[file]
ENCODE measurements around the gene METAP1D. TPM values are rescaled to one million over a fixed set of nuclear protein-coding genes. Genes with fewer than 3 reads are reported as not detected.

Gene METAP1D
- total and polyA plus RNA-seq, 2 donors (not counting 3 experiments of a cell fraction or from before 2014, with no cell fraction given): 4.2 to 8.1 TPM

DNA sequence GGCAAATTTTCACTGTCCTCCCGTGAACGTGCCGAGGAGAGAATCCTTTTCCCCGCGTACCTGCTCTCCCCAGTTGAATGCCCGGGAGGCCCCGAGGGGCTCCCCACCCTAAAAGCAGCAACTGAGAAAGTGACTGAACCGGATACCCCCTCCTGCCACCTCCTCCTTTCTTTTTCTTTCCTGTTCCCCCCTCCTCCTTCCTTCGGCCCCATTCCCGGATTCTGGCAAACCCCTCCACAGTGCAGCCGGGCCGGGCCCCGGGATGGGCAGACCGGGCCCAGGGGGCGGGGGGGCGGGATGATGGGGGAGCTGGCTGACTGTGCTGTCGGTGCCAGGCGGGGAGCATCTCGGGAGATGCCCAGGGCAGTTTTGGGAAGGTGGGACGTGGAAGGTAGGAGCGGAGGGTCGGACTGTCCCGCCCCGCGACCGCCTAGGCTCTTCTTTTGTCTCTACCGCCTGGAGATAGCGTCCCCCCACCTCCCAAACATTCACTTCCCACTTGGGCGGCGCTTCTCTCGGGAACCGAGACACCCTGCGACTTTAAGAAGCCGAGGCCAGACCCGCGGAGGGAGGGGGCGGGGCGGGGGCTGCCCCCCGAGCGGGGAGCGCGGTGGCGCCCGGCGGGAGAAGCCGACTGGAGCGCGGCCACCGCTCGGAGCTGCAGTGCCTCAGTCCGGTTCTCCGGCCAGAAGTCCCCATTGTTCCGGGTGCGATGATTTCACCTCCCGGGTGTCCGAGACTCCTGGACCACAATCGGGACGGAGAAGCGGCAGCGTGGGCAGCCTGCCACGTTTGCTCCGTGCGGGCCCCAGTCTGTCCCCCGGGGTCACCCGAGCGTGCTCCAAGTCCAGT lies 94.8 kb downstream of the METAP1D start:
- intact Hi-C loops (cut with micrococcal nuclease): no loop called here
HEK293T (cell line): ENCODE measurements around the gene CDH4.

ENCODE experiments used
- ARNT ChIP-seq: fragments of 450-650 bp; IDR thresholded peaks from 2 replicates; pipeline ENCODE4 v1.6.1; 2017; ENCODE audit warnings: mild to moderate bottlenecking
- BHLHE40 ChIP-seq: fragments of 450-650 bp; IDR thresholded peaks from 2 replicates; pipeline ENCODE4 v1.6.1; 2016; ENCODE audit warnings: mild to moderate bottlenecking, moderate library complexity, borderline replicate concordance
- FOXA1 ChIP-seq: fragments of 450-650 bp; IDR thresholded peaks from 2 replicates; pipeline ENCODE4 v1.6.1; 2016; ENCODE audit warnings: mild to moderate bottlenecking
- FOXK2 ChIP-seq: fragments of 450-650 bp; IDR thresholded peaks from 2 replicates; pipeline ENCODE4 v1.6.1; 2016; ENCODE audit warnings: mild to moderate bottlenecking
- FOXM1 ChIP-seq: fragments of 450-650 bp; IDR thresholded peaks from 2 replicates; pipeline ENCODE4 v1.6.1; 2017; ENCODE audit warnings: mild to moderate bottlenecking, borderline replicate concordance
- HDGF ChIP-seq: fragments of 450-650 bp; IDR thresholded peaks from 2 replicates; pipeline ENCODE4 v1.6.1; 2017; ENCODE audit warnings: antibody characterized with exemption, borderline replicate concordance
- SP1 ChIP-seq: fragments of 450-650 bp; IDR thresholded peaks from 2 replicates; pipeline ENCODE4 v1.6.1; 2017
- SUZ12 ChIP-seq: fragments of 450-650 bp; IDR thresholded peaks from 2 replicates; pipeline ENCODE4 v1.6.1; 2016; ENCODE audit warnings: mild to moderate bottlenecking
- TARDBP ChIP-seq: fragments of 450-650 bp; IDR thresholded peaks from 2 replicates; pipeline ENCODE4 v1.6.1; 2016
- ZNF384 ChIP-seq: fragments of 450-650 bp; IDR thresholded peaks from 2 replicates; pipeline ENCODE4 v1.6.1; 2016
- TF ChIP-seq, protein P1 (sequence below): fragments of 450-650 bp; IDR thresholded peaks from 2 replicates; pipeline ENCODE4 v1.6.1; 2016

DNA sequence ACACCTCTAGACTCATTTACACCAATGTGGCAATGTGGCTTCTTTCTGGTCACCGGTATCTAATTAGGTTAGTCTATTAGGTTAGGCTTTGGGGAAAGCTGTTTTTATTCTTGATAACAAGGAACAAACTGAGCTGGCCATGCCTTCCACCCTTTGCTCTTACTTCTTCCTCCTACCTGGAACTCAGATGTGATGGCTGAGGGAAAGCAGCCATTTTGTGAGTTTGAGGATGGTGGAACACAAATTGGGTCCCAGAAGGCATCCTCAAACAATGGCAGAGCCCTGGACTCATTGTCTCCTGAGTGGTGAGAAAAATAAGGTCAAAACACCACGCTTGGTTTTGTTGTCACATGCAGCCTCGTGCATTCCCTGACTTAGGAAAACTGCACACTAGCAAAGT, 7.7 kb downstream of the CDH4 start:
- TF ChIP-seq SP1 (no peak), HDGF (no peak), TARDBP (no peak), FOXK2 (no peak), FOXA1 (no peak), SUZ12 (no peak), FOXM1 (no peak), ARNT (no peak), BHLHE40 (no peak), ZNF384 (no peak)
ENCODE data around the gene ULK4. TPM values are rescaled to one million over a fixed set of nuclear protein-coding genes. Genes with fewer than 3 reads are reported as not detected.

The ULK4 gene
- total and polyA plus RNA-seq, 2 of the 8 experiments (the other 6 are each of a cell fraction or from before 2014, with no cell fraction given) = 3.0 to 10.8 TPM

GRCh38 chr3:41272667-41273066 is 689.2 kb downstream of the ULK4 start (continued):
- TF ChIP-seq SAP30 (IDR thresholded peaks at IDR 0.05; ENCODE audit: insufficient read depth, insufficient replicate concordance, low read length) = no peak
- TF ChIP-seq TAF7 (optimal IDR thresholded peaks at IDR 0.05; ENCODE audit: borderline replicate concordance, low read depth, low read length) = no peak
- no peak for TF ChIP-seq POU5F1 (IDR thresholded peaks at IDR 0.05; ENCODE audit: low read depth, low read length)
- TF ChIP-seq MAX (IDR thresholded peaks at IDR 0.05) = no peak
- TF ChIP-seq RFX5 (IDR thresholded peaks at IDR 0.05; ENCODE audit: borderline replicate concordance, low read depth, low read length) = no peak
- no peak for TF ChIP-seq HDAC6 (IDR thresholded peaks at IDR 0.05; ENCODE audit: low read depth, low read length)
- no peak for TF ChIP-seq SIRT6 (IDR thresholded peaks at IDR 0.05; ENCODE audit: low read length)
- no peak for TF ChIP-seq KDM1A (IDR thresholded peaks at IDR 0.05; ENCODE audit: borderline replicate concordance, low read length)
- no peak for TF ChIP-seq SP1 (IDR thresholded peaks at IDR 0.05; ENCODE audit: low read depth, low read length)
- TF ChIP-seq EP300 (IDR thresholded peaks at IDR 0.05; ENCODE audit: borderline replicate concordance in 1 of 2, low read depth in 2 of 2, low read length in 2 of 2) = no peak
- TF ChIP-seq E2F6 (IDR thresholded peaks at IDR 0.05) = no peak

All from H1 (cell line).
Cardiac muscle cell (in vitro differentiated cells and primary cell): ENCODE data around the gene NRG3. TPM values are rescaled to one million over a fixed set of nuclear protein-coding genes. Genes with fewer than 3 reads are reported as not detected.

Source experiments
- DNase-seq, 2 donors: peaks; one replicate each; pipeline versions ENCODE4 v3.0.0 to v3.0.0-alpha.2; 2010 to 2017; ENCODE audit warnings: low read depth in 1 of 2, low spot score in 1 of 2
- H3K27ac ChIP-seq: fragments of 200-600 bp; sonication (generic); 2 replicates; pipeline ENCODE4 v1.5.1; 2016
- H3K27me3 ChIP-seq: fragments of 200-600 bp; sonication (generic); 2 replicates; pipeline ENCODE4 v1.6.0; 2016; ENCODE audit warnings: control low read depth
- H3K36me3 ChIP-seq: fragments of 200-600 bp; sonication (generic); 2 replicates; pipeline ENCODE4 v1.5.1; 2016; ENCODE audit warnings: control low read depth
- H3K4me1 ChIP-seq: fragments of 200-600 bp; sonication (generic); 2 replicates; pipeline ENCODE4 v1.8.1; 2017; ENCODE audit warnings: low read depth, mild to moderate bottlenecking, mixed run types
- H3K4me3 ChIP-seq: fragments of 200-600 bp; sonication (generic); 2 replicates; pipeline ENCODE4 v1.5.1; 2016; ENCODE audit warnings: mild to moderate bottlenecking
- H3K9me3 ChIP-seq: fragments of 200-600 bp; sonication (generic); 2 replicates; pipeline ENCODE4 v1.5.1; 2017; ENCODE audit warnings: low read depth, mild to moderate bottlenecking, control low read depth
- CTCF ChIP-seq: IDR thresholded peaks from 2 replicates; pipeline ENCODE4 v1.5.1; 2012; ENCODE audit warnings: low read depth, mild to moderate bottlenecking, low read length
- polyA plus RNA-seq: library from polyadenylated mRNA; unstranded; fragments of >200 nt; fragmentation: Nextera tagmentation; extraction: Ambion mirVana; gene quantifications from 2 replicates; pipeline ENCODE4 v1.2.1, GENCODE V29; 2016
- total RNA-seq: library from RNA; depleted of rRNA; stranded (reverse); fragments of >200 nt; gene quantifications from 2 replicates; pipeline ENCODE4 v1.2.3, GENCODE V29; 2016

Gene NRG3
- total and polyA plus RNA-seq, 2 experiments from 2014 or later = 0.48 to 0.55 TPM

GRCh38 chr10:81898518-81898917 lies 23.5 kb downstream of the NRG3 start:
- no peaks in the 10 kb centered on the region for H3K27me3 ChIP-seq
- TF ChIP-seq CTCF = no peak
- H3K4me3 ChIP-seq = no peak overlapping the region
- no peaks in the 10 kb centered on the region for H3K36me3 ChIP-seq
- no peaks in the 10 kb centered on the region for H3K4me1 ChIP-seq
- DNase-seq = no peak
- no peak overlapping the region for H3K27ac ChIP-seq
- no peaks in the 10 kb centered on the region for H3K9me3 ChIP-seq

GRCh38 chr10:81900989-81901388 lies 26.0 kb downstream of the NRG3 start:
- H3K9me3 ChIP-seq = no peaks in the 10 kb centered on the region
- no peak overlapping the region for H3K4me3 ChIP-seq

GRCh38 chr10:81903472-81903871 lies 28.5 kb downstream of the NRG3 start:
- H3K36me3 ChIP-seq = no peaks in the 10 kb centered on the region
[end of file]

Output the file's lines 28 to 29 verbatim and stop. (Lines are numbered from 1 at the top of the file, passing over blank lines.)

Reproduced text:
- TF ChIP-seq MAX (IDR thresholded peaks at IDR 0.05) = no peak
- TF ChIP-seq RFX5 (IDR thresholded peaks at IDR 0.05; ENCODE audit: borderline replicate concordance, low read depth, low read length) = no peak